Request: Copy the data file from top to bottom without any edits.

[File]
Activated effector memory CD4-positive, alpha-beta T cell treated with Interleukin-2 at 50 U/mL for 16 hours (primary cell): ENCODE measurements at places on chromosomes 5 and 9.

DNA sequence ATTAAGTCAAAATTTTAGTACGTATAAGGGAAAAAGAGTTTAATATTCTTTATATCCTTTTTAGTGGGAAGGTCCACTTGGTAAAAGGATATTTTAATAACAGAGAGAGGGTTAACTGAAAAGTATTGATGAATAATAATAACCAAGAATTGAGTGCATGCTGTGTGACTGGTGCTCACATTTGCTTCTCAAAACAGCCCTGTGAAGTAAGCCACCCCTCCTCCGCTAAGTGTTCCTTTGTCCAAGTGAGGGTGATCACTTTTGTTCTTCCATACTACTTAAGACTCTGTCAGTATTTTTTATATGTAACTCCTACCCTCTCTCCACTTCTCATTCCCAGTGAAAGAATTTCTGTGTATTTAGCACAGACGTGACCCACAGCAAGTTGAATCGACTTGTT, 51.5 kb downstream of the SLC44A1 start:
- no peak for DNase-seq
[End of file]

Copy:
Activated effector memory CD4-positive, alpha-beta T cell treated with Interleukin-2 at 50 U/mL for 16 hours (primary cell): ENCODE measurements at places on chromosomes 5 and 9.

DNA sequence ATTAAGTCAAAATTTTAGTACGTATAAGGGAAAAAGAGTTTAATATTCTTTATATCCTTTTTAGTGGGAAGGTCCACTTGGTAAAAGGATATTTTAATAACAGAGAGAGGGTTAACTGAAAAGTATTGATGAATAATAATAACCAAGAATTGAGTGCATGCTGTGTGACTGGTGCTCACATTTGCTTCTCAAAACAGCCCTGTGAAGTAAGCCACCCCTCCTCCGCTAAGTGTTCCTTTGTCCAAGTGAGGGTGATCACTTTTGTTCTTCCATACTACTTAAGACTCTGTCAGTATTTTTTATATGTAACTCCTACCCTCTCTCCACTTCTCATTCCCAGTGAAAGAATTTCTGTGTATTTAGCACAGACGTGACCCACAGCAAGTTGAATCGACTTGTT, 51.5 kb downstream of the SLC44A1 start:
- no peak for DNase-seq